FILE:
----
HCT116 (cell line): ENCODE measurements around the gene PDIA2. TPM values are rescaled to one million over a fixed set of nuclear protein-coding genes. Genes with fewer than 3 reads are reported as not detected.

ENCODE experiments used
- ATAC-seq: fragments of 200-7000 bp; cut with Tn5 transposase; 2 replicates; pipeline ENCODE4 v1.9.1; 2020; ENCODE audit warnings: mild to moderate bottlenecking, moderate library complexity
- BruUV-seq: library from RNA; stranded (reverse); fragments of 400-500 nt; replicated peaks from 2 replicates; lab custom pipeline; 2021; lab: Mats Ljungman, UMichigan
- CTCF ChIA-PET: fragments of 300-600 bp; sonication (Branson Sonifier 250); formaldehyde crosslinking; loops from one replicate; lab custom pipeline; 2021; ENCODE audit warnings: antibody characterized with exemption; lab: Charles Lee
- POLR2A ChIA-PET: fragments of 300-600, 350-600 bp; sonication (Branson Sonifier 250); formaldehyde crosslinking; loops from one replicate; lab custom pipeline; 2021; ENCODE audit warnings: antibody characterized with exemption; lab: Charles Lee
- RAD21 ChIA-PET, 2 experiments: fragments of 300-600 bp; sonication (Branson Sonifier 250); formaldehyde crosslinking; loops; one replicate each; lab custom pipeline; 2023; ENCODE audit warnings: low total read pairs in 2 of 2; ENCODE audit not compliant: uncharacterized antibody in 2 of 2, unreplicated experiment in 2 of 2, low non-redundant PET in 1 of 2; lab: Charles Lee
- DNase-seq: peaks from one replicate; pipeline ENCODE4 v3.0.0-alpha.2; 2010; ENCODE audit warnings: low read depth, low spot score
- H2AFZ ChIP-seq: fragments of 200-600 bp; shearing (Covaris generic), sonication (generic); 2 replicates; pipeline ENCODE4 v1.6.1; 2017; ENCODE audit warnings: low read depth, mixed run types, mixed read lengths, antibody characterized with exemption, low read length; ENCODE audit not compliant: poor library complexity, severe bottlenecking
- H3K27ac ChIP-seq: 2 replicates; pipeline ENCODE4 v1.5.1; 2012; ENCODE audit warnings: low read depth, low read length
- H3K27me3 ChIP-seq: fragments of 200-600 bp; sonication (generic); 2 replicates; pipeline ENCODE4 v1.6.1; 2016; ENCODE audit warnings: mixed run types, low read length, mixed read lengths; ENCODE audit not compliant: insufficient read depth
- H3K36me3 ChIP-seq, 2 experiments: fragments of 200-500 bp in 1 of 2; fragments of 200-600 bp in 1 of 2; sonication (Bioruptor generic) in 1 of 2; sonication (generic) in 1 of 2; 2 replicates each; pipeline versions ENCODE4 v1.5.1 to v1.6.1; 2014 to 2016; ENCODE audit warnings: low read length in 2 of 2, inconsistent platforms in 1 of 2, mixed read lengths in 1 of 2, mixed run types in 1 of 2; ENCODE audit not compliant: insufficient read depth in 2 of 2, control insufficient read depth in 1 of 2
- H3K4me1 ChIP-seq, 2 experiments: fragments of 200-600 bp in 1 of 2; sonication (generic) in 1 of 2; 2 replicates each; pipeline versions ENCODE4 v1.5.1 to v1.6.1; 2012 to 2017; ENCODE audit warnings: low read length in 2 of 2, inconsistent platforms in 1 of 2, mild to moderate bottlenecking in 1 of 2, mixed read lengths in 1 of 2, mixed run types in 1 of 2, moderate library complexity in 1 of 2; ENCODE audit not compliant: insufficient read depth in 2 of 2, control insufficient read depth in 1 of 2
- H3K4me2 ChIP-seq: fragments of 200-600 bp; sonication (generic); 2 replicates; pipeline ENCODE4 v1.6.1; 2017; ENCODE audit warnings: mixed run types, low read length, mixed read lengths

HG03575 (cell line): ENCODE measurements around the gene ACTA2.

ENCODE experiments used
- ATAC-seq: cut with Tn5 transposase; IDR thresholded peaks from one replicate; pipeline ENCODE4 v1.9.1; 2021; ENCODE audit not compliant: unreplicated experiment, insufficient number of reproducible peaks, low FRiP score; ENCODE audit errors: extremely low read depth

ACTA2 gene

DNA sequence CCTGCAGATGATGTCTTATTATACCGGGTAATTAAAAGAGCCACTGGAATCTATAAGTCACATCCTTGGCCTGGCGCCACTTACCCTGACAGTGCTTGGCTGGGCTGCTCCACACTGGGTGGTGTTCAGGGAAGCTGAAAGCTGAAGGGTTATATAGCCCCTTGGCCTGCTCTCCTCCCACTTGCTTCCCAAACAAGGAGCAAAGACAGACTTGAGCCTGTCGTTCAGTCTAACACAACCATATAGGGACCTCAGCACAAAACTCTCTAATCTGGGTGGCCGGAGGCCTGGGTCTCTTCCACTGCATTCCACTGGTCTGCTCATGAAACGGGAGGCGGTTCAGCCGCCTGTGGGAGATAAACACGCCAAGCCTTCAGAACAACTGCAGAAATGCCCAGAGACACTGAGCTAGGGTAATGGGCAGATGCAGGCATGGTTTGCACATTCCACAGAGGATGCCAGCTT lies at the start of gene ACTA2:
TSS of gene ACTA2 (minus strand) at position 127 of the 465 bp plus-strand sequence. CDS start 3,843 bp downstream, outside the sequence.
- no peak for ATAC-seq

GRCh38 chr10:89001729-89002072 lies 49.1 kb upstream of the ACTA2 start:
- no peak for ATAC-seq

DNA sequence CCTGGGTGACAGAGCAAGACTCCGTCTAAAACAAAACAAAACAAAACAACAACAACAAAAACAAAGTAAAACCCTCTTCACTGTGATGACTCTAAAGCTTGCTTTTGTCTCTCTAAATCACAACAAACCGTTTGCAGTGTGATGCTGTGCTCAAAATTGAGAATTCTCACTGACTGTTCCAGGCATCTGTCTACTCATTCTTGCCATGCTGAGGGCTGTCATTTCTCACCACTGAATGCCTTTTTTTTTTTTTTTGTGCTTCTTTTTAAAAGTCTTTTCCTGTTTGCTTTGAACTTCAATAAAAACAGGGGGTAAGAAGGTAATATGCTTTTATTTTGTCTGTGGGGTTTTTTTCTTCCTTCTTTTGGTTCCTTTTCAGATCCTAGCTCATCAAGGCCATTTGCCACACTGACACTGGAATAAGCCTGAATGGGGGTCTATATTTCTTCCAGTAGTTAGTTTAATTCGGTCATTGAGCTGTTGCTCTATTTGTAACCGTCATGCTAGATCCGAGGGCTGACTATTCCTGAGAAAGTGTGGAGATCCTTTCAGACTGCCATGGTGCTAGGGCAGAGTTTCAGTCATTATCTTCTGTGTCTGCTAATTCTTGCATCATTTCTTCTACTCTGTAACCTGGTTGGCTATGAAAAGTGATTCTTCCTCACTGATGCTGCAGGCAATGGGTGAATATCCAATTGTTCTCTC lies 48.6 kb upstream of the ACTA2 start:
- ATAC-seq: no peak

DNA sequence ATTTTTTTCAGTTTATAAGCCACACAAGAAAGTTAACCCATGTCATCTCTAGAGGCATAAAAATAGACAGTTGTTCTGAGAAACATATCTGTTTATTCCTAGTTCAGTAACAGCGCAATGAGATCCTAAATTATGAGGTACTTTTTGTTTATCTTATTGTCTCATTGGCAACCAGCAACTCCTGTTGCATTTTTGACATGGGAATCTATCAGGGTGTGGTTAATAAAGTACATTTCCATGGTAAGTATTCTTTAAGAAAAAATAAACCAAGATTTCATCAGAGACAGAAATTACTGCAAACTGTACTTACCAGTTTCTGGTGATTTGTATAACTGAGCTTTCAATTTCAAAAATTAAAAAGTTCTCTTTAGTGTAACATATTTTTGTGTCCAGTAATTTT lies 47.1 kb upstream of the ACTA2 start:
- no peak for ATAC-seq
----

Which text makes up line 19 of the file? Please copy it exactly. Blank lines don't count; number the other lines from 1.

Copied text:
DNA sequence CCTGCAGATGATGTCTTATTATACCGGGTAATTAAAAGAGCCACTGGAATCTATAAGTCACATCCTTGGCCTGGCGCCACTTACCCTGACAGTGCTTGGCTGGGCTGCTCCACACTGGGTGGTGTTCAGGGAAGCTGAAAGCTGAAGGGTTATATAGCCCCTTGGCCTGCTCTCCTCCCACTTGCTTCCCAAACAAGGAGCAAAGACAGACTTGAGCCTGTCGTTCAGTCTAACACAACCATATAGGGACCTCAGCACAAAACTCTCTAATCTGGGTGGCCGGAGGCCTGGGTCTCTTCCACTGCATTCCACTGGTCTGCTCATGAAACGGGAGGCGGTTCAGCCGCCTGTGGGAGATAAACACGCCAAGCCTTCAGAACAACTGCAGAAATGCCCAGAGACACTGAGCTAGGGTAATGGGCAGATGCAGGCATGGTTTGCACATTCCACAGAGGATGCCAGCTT lies at the start of gene ACTA2: